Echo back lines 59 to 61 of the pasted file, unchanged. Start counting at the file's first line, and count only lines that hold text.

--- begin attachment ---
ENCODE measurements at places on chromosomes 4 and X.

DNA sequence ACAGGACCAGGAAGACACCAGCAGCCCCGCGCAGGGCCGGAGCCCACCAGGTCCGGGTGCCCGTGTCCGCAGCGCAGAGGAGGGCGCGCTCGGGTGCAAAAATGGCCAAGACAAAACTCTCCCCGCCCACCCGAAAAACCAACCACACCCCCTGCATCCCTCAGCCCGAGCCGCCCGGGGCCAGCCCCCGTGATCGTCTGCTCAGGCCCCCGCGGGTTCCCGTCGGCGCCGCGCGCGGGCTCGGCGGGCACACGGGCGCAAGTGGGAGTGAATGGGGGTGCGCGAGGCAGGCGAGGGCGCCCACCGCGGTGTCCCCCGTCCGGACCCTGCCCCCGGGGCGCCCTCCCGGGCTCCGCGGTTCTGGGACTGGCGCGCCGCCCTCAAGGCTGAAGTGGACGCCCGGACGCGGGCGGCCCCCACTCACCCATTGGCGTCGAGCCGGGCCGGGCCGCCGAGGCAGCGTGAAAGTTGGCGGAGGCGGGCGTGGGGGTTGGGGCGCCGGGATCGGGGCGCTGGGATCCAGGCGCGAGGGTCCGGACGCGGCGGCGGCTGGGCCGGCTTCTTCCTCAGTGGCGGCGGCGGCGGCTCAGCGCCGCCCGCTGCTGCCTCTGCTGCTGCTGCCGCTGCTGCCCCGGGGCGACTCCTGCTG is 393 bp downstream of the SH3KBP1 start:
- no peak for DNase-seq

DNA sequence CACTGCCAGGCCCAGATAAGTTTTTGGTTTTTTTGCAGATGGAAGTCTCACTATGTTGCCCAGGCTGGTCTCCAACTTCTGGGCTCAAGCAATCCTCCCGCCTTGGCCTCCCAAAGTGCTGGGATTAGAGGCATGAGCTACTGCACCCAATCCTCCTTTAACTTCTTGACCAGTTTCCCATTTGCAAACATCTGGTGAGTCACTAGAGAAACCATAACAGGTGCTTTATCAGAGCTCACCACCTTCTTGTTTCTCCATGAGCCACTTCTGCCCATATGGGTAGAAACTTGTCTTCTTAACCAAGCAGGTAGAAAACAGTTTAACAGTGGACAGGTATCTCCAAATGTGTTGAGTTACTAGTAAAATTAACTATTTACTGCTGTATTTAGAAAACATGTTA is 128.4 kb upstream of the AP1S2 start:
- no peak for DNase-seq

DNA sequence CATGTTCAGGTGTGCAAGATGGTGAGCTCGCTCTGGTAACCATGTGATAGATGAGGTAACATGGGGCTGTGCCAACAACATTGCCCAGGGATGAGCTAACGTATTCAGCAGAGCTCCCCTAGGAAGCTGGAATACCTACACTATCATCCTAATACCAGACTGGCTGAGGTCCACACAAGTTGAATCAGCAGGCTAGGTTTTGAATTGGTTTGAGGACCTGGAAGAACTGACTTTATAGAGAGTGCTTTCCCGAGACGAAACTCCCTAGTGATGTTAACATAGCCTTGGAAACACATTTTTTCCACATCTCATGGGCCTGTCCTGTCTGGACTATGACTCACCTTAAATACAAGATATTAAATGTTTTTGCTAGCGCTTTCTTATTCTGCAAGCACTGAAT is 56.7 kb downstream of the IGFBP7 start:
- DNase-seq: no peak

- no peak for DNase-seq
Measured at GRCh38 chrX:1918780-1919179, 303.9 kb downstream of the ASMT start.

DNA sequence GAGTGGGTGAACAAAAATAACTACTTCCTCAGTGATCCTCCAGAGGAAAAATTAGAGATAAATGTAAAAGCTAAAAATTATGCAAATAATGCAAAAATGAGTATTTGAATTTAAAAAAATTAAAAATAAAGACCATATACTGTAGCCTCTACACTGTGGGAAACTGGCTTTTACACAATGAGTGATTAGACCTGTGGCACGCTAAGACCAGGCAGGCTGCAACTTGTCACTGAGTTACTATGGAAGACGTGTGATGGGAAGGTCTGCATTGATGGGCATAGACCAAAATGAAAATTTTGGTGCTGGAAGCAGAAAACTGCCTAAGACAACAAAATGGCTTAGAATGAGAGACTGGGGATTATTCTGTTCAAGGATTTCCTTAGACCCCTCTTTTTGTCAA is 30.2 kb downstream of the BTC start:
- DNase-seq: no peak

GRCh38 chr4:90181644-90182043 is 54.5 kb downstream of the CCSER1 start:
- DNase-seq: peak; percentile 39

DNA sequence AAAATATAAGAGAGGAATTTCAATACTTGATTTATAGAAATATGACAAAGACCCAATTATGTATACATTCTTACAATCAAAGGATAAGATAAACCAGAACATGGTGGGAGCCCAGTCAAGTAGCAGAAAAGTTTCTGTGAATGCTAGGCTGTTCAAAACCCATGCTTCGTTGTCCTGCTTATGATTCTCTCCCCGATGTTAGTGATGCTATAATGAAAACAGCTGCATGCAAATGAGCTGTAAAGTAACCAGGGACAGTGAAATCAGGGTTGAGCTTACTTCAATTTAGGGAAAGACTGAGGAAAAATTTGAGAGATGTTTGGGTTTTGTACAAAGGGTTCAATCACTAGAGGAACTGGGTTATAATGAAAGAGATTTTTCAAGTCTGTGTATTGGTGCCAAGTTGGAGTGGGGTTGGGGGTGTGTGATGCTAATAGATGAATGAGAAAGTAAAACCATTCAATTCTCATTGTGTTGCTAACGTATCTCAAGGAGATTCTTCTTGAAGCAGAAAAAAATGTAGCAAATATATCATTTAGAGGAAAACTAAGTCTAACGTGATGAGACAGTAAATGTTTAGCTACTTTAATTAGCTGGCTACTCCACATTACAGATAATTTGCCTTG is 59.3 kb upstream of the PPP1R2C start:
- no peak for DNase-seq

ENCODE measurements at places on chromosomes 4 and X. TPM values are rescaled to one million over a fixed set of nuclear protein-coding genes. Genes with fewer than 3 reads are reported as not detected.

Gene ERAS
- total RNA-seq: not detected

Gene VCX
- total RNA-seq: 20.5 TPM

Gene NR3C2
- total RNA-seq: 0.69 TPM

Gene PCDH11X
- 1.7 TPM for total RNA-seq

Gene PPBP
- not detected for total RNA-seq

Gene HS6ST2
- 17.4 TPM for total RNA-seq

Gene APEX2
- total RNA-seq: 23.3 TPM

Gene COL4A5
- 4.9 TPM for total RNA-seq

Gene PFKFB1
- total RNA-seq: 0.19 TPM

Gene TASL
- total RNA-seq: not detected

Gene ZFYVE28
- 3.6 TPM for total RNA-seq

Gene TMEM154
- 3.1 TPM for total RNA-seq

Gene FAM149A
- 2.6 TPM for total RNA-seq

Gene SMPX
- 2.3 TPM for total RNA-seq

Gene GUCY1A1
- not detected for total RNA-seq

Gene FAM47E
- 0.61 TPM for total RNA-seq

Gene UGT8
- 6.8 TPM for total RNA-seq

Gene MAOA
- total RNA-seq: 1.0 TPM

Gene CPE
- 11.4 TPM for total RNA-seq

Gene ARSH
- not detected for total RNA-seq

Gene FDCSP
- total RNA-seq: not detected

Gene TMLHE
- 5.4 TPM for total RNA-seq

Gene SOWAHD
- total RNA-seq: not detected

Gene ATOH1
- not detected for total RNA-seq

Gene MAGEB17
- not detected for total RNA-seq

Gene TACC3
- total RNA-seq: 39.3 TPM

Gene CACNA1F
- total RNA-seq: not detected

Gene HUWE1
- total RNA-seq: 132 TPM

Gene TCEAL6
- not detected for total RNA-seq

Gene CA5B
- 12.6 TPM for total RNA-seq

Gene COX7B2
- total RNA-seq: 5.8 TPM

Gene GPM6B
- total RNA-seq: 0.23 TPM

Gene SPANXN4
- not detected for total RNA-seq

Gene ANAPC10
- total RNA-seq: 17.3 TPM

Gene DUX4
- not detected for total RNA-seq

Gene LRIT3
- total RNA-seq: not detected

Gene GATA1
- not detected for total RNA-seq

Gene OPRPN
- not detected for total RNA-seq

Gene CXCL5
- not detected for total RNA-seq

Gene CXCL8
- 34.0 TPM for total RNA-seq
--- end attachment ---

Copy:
Gene TMLHE
- 5.4 TPM for total RNA-seq

Gene SOWAHD